Granted much of this data was not available until many courses were underway – and we needed the early adopters to even be able to have data to analyze. However several programs continued to develop even after this data on MOOCs became available. San Jose State University for example, implemented a pilot program with Udacity offering three courses for undergraduate students, including a remedial math course. Now looking at the behaviour patterns of MOOC participants, does it seem logical that a remedial math course would be successful? No surprise the results from this program were dismal. Another Colorado State University-Global Campus offered students the chance to take a use a MOOC for credit, as long as they passed the proctoed exam (at a cost of $89). Apparently there were no takers.

Fortunately a few schools and even MOOC providers have been paying attention to MOOC participant behaviours. Coursera implemented a professional development program for teachers, offering a series of courses for education professionals. Likewise some companies, Microsoft for example, have recognized the opportunity and partnered with Udacity to create specific courses for working professionals in skill areas that are in need at the company. Georgia Tech may be on the right path by offering an Online Master’s Degree of Computer Science. The profile of the potential students is more in keeping with the MOOC profile of students.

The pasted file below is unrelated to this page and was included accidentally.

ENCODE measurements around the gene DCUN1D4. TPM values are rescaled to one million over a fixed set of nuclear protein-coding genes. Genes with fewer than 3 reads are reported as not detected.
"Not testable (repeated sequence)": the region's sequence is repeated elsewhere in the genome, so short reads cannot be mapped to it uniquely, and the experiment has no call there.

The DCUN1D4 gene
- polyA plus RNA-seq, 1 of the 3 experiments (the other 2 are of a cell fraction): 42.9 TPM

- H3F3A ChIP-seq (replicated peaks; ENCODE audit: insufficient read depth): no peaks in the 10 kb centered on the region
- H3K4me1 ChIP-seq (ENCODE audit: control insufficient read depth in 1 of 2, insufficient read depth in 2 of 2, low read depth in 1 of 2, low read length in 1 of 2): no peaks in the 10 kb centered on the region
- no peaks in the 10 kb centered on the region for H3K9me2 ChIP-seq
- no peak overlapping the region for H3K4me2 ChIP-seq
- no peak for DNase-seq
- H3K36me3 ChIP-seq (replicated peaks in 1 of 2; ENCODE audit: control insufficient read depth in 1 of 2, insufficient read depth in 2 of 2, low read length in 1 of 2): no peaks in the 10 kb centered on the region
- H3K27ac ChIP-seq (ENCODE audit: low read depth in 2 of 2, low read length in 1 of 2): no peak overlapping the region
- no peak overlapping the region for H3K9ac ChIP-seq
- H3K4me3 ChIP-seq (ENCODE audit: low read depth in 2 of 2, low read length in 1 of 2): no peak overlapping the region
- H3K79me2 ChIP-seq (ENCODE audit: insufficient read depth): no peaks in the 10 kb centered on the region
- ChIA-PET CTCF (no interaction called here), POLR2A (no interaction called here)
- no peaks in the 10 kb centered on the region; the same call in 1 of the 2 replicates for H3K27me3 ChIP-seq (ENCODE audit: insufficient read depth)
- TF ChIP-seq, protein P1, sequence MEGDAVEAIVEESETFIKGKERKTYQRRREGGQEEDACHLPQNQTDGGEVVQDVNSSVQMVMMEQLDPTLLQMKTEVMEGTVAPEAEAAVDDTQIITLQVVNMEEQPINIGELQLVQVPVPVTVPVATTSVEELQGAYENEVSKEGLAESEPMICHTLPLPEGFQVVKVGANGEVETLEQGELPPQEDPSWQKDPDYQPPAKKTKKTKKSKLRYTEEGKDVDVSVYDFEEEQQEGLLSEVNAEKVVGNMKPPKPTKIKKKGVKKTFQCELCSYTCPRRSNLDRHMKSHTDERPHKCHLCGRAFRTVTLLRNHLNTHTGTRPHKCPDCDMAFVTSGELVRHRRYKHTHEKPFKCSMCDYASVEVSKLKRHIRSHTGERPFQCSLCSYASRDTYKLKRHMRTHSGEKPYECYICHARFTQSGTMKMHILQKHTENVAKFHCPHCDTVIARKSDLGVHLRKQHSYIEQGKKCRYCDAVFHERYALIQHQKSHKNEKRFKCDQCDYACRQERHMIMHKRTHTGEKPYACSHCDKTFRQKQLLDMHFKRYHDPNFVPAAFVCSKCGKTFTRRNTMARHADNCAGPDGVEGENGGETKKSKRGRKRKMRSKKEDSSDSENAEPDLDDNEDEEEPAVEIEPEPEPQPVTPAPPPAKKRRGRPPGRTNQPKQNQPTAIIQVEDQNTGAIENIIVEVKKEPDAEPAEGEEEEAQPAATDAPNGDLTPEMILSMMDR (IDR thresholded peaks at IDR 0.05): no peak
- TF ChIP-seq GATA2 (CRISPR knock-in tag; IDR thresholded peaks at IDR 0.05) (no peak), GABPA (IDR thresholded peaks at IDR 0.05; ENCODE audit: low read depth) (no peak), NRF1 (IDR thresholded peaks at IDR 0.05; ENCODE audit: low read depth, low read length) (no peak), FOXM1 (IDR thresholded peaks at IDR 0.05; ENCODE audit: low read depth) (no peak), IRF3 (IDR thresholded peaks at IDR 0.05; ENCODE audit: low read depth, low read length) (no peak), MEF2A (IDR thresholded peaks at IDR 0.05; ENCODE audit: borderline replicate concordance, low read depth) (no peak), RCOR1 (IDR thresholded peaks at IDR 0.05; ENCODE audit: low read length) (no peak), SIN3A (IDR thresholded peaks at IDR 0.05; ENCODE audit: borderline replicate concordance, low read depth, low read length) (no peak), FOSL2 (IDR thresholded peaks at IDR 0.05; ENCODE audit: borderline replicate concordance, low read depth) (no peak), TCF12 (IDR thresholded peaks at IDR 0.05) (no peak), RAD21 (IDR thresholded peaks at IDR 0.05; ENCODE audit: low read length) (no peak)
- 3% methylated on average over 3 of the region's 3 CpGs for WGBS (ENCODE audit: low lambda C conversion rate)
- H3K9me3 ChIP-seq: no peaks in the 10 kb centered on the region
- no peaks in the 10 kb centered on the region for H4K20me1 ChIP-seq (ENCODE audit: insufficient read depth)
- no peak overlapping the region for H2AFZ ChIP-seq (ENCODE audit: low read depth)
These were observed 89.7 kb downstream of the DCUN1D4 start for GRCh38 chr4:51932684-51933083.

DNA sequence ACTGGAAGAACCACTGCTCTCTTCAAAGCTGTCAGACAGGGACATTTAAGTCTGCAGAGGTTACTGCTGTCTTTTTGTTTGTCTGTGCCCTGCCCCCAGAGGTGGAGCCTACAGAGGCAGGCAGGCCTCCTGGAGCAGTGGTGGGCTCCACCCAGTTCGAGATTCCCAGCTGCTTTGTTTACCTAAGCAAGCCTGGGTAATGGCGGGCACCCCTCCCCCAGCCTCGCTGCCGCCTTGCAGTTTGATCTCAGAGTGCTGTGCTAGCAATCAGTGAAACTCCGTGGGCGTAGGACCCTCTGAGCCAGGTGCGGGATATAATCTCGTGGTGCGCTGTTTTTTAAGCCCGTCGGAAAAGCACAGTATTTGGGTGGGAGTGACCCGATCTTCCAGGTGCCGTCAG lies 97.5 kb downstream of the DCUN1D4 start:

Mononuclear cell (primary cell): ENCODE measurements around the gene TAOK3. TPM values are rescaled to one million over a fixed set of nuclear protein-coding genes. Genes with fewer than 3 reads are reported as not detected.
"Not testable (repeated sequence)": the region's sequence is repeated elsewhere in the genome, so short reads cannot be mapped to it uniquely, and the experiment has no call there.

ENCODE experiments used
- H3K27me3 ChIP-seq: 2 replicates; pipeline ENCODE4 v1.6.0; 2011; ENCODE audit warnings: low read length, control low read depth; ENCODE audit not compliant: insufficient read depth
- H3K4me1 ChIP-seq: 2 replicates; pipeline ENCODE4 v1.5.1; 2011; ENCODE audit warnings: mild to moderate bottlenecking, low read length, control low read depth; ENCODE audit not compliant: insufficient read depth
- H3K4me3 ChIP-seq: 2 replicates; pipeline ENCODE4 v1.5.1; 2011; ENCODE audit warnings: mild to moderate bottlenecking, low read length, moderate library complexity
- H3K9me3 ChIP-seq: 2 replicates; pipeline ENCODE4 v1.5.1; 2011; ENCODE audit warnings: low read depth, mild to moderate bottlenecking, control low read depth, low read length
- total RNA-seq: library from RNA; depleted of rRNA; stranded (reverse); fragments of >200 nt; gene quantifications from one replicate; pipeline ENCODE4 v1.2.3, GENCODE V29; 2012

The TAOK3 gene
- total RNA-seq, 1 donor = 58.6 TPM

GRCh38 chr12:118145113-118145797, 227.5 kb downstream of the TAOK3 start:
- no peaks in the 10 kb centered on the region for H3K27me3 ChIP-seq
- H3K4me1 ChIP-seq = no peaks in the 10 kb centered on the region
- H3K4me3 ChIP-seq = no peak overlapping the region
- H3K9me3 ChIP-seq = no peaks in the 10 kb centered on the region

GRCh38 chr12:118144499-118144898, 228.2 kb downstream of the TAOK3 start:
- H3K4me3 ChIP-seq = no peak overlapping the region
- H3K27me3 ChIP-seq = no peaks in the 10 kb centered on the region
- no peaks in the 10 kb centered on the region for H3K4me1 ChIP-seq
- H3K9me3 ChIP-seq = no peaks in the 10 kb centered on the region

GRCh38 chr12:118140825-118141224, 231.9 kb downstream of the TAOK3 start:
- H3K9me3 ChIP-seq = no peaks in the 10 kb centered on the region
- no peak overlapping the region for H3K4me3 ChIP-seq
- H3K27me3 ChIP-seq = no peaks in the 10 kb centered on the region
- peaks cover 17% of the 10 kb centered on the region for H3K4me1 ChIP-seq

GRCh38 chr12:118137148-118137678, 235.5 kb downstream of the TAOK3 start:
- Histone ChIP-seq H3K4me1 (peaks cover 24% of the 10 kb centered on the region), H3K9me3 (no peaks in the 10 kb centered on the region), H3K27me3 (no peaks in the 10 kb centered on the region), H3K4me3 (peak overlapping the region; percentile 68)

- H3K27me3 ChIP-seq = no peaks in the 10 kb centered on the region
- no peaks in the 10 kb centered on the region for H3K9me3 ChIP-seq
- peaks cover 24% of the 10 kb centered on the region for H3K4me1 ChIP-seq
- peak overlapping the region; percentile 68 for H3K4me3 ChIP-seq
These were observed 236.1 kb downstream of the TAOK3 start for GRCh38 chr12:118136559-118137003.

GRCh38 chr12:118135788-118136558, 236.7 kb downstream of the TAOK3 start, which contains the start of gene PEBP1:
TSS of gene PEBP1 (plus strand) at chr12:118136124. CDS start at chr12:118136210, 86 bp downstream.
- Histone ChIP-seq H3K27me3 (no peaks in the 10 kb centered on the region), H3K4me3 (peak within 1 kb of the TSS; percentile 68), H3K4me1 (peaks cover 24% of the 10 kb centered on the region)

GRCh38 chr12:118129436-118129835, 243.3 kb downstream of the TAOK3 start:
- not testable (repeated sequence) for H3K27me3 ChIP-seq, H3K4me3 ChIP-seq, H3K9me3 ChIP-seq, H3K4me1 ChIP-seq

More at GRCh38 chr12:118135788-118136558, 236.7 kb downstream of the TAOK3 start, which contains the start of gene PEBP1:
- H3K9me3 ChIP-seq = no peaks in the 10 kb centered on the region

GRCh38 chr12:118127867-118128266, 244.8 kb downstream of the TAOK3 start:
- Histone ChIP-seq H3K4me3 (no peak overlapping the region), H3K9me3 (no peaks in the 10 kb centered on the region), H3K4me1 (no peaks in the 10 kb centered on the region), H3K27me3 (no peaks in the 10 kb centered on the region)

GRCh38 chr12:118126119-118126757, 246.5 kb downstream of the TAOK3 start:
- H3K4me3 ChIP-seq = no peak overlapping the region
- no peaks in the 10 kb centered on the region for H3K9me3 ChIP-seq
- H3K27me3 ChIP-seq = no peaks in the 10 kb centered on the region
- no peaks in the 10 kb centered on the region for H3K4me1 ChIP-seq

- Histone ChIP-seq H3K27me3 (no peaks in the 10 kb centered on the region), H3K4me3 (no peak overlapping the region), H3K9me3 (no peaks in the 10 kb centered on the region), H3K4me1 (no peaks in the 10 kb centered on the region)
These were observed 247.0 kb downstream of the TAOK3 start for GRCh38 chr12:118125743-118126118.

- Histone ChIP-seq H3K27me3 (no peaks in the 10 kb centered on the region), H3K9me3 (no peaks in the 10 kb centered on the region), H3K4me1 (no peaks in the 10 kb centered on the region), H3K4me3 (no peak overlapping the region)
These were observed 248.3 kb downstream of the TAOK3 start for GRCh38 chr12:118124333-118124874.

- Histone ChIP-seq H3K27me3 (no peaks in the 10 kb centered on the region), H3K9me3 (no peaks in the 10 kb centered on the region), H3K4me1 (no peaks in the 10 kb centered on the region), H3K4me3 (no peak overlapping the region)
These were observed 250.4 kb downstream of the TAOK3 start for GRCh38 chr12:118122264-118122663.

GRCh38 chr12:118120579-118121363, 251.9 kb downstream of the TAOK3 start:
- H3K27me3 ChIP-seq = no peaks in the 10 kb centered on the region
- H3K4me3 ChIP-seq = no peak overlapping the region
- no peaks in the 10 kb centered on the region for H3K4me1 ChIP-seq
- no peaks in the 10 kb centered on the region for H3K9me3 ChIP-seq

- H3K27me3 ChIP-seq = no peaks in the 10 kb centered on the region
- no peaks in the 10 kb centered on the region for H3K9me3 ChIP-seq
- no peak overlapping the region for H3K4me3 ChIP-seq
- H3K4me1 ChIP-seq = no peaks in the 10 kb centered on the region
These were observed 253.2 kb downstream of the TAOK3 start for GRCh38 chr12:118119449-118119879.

Conclusion
Overall the MOOC phenomenon has been a catalyst for conversations about change within higher education institutions. Such discussion and analysis about education practices and methods is needed. However, to further the conversation and move discussions and actions in a positive direction, thoughtful analysis and consideration of the students; their behaviours and educational needs is required before applying the technological tool [or product] to fix the problem. Think of the Milkshake Mistake  —McDonald’s needed to create a new breakfast product, not a new version of the same milkshake.

* References: I’ve included the links here to papers, and blog posts that have been published by professors of institutions offering MOOCs that shared results of demographic data on participants collected from surveys completed by students on a voluntary basis.